RESEARCHRESIDENTIAL PROPERTY

Canberra leads Australia as global house prices surge

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FOMO is continuing to play a major role in pushing up global house prices at their fastest rate in more than a decade, as Canberra, Hobart and Darwin record double digit growth.

According to Knight Frank’s Global Residential Cities Index, which tracks 150 international cities, the average annual price growth is at 7.4%, the fastest rate recorded since 2007.

While 22 cities recorded saw house prices fall for the year, 43 saw an annual price growth above 10%.

Three Turkish cities made the top 10 of the index, with Izmir taking the top spot, with 33.9% growth, followed by Ankara at number two, with 30.3% and Istanbul at number four, with 30.1%.

New Zealand’s Wellington ranked at number 3, seeing a monthly change of 30.1%, followed by Seoul, ranked 5 at 26.1%, Halifax at 22.5%, Moscow at 22.4%, St. Petersburg at 22.1%, Hamilton at 20.9% and Phoenix closing out the top ten at 20%

“The three Australian cities of Canberra, Hobart and Darwin all recorded double-digit price growth over the past year and ranked in the top 41 of 150 cities around the world,” said Michelle Ciesielski, head of residential research Australia at Knight Frank.

Canberra saw the greatest growth in Australia, ranking at number 17, after a yearly change of 15.7%, followed by Hobart at number 23, with 13.8% and Darwin at 10.8%.

“Australia’s five least populated capital cities led the residential price growth over the past year, and all trended above the elevated average annual price growth across the 150 global cities,” added Ciesielski.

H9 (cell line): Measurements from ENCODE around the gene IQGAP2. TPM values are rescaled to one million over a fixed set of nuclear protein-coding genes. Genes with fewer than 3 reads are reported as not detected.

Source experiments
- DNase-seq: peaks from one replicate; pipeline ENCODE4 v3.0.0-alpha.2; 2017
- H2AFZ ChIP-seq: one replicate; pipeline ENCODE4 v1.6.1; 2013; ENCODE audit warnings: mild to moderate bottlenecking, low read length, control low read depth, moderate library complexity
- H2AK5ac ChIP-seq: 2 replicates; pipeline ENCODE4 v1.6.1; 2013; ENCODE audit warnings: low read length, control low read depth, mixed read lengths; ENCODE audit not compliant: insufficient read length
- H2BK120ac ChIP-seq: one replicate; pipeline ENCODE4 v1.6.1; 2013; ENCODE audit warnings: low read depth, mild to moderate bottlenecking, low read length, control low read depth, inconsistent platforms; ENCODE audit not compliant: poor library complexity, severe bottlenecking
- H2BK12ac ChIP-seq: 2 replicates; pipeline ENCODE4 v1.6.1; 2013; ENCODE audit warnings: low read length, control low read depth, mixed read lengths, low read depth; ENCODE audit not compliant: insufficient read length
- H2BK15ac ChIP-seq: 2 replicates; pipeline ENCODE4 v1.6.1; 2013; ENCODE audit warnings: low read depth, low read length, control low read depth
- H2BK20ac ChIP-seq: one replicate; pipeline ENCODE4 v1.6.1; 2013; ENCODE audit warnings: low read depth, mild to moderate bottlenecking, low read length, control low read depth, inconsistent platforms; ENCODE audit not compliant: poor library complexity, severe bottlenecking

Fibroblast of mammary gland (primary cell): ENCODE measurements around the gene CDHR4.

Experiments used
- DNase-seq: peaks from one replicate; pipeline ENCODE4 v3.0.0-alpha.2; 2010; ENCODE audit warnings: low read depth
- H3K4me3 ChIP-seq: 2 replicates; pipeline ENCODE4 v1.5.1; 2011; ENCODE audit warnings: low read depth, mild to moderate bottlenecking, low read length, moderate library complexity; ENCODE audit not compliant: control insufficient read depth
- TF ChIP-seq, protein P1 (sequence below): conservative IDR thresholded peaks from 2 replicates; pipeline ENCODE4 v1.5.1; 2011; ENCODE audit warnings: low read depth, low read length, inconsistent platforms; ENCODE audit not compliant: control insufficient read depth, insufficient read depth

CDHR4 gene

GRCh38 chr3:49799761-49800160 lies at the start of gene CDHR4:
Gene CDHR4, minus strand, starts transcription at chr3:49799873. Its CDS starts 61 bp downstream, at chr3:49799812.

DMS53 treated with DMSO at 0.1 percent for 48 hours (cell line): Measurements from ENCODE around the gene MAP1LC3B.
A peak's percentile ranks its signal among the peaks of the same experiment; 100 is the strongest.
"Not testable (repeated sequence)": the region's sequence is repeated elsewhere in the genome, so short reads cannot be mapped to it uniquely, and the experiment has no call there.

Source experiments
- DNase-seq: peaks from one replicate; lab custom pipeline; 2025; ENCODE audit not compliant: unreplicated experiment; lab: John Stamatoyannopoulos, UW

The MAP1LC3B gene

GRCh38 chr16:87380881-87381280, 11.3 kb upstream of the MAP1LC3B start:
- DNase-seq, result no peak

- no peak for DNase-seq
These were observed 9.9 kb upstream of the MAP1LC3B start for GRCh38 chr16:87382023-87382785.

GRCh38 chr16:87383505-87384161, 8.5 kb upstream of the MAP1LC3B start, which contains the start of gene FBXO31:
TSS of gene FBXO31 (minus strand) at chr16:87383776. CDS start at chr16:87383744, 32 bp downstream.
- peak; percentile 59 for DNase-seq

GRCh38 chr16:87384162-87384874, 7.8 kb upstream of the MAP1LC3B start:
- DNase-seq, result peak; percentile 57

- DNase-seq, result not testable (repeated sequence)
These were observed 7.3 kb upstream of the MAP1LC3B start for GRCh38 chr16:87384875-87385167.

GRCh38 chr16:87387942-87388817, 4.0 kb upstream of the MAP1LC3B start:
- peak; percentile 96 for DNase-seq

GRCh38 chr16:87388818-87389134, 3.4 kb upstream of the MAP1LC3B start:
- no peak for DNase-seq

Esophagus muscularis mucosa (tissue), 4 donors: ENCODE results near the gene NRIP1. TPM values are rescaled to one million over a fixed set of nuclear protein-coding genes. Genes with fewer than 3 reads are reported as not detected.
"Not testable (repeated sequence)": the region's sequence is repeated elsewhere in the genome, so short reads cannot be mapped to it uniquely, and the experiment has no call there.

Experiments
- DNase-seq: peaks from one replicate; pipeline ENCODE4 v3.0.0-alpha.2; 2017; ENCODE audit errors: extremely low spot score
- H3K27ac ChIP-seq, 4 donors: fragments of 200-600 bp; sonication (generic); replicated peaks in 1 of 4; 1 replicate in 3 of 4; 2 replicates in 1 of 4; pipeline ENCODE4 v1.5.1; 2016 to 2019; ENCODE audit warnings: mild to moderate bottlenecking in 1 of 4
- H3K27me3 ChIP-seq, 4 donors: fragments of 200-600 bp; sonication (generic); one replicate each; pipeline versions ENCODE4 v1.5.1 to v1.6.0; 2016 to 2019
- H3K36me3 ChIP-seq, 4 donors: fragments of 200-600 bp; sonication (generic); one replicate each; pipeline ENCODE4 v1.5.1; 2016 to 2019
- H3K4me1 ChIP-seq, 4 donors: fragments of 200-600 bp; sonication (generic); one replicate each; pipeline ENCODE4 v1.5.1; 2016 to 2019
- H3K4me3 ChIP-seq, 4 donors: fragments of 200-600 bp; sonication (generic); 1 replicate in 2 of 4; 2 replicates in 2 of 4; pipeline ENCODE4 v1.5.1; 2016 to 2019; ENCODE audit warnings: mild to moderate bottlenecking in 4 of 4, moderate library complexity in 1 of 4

Adelaide just missed out on  double digits, though still made the top 50, ranked 44 with a 9.8% year-on-year growth.

While Perth ranked 51, at 8.9%, Sydney ranked 55 at 8.6%, Melbourne ranked 70 at 6.4% and Brisbane ranked at number 89, with 5.0% growth.

“The increase in sales transactions demonstrates the commitment in the migration of people moving towards these smaller cities and regional areas, and many first home buyers have been in a better position to buy given the relative value compared to where they were previously living,” said Ciesielski.

“Those relocating but not purchasing a home in these five smaller cities, has resulted in the rental vacancy falling from an average of 2.4% at the start of the pandemic, to now average a very low 1.2%,” added Ciesielski.

This was reflected in Domain’s Rent Report for the June Quarter, which saw significant increases to year-on-year rents across much of the country’s capital cities and low supply leading to an increasingly competitive market.

“In these markets, we estimate the balance between supply and demand to be around 3%, so there is already a significant shortage of stock with very little planned to be built in these cities in the coming years,” said Ciesielski.

FOMO or fear of missing out is a major factor cited in the report, pushing up prices at least in the short to medium term.

This is partially manifested in investors taking advantage of local rising prices as borders remain closed, as well as buyers looking to take advantage of the current economic environment by snapping up property while rates remain low.

In some markets it is manifesting as savings having been built up throughout the last year, leafing households to begin looking at a second home.

The report does however believe that these fast paced rises could be beginning to slow down, as in many markets the impacts of COVID-19 begin to wane.

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